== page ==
HIAS-PENNSYLVANIA: A ‘No Brainer’ Opportunity for a Young Lawyer
A month into starting as a new attorney at Blank Rome, LLP, I was asked if I was interested in helping with an asylum case for a Honduran mother who is a domestic violence and cancer survivor. The mother had endured a two-week journey to the United States with her two-year old daughter after the daughter’s father had kidnapped the girl and threatened to kill the mother. As the daughter of a single immigrant mother from Nicaragua, it was a no brainer that this was the opportunity for me.
I joined a pro bono team made up of a former Blank Rome attorney who went in-house to Merck, Yoella Epstein; Blank Rome Partner William Cruse, and Associates Erin Coppock and Nicolas Harris. Though I was passionate about joining this team, I was not confident in my ability to help these more senior attorneys, and I was nervous that, as a “baby lawyer,” the team would not trust me.
I was wrong. The team quickly assigned me research and I was asked to draft significant portions of the brief and declaration for our client, with support from the rest of the team and HIAS Pennsylvania, especially Jessica Daly, pro bono coordinator at HIAS Pennsylvania.
Over the two months leading up to the January 2023 merits hearing, the team and I prepared the mother for direct and cross examination, meeting on nights and weekends to accommodate her work schedule.
As a result of my Spanish speaking skills and ability to connect with the client on a personal level, the team entrusted me with leading the direct examination. I was honored yet terrified, because this was going to be my first time in front of a judge. Right before the hearing, the government attorney asked us if we were willing to limit our direct to three areas if he stipulated to the facts as presented in the affidavit. This meant that the mother would not need to testify in detail on the stand about the abuse she endured, but this also meant that I needed to pivot in the moment and cross out a lot of the questions I was intending to ask. I will never forget that as the nerves began to kick in, William Cruse kneeled beside me and said “You got this. You’ve prepared for this moment. You have to trust yourself.”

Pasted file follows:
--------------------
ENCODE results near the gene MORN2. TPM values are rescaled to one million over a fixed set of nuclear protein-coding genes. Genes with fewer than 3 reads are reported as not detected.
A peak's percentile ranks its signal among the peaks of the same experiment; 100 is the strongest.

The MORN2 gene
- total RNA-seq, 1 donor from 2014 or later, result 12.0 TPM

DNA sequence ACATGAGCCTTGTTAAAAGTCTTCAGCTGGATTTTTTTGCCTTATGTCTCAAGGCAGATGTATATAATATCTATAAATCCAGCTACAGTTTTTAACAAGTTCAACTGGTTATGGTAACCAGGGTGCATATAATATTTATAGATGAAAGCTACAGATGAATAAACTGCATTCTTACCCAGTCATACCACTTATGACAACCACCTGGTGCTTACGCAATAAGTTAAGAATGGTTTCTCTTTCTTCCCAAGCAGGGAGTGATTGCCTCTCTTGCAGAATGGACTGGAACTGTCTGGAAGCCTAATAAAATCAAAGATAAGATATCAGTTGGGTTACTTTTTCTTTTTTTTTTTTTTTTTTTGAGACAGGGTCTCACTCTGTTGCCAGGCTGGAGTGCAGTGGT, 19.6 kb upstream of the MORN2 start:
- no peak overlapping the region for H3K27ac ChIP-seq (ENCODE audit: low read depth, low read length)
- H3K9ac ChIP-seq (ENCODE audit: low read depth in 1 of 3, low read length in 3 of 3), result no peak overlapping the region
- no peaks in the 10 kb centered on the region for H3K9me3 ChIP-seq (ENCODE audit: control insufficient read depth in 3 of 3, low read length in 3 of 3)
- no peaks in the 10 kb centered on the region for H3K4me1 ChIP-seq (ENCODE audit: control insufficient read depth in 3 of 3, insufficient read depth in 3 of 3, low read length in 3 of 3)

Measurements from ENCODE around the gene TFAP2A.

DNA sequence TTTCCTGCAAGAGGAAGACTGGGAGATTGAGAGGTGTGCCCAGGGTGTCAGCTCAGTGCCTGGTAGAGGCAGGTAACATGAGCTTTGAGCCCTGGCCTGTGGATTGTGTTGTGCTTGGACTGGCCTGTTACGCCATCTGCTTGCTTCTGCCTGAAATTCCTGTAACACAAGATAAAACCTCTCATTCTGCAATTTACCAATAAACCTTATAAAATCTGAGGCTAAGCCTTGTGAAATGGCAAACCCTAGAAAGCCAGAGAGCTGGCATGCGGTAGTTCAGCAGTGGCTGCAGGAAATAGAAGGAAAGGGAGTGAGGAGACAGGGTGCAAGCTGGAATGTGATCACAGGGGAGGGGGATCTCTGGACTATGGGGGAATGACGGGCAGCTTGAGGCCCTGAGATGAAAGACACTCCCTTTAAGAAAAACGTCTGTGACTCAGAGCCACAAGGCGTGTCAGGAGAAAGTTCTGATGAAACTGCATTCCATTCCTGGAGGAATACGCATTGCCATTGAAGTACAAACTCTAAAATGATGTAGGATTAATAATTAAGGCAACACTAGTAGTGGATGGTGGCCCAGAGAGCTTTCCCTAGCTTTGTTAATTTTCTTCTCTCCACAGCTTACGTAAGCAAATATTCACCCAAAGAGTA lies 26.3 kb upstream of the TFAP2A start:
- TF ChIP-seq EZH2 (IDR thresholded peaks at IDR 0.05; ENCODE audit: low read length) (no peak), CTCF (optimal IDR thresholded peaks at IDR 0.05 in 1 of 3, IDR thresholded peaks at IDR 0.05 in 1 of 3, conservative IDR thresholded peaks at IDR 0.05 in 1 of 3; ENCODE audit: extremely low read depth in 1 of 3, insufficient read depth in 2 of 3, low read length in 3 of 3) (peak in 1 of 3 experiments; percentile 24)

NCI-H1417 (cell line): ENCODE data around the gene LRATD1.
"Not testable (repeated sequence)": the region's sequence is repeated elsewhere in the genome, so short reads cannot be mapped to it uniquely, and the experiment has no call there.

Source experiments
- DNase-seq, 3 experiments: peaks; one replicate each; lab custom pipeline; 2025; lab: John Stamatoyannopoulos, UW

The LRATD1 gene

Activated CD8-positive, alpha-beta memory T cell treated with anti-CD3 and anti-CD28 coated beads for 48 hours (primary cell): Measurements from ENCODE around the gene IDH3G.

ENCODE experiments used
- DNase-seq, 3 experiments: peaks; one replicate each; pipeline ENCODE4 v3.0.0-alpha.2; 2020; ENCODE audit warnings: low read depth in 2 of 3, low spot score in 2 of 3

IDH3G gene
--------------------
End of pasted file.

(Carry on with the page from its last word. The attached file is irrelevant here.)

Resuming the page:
At the end of limited cross examination, the government attorney announced that the government consented to the mother’s asylum application. The judge promptly granted asylum from the bench based on the mother’s inability to escape domestic violence and granted the daughter derivative status. We were all thrilled!
This case reminded me of my mother and all the opportunities I have had because of her sacrifices. I am so hopeful for all the opportunities our client’s daughter will now have in this country because of her mother’s sacrifices.
I am proud to be part of Blank Rome, a firm that champions pro bono service, and to have worked with a team that provided me so much encouragement. I am also thankful to HIAS Pennsylvania for presenting me with the opportunity and mentoring that enabled me to use my legal training to help this family achieve a life changing result. I can’t imagine a better way to start my career. This day will forever live in my heart, and I can’t wait to do it again.
“HIAS-PENNSYLVANIA: A ‘No Brainer’ Opportunity for a Young Lawyer,” by Scarlett L. Montenegro Ordoñez was published in The Philadelphia Bar Reporter (Vol. 52, No. 4) on April 12, 2023.